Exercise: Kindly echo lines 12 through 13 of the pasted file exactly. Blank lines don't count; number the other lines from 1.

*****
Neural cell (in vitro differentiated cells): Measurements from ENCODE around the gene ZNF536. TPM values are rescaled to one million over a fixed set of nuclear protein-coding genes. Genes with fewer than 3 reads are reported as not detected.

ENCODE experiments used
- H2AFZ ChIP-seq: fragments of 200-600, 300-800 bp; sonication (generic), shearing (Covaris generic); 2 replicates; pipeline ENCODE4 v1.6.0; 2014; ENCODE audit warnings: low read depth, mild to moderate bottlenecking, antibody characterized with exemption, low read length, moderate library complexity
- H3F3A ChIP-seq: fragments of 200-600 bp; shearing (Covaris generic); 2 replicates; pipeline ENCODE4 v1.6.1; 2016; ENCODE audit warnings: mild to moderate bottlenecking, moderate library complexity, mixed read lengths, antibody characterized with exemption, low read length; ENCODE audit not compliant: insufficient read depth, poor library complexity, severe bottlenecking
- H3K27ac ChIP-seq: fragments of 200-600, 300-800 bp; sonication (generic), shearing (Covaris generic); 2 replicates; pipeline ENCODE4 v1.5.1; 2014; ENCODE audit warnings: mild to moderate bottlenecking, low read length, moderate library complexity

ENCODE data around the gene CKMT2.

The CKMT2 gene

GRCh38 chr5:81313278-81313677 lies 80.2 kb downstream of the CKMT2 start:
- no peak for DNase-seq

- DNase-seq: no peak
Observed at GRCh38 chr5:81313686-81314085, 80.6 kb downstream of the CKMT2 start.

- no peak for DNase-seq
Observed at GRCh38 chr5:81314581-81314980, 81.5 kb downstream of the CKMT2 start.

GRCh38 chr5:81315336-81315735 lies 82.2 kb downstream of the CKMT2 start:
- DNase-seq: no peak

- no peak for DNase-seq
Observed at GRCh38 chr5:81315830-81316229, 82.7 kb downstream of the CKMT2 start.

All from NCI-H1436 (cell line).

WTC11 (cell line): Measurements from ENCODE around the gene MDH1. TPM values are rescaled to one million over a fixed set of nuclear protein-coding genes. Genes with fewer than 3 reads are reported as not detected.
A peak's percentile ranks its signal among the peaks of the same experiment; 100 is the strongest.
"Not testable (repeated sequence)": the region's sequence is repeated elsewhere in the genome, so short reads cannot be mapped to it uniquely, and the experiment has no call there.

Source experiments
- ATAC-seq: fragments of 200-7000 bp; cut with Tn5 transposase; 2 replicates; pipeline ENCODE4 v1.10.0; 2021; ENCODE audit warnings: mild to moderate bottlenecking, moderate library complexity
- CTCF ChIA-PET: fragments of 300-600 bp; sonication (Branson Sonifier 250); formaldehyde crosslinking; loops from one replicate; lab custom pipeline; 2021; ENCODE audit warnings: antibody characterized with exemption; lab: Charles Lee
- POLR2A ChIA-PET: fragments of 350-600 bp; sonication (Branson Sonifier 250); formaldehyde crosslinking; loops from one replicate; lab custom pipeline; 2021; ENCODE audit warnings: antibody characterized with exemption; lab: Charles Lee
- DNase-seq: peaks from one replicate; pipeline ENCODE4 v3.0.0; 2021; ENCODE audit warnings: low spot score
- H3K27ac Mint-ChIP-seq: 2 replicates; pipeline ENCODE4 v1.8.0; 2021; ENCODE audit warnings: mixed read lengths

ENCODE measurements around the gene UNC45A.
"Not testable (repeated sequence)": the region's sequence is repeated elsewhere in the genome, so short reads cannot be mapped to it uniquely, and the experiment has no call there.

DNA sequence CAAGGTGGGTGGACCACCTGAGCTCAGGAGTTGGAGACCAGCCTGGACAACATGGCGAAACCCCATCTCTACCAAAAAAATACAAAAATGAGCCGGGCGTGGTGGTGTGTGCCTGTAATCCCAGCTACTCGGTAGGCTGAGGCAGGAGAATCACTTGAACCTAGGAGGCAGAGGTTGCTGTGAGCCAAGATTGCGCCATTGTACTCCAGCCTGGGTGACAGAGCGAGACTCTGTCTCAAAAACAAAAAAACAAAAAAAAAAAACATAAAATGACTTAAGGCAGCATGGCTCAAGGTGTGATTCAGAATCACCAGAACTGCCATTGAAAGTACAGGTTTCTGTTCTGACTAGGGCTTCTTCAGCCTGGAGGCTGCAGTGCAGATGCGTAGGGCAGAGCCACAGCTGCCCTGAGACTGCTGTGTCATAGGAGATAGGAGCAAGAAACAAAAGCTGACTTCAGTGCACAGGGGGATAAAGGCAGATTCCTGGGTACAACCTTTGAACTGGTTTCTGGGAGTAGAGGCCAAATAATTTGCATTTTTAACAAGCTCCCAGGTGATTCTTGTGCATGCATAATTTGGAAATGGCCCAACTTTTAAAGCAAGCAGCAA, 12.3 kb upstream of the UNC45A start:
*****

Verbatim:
- no peak for DNase-seq
Observed at GRCh38 chr5:81314581-81314980, 81.5 kb downstream of the CKMT2 start.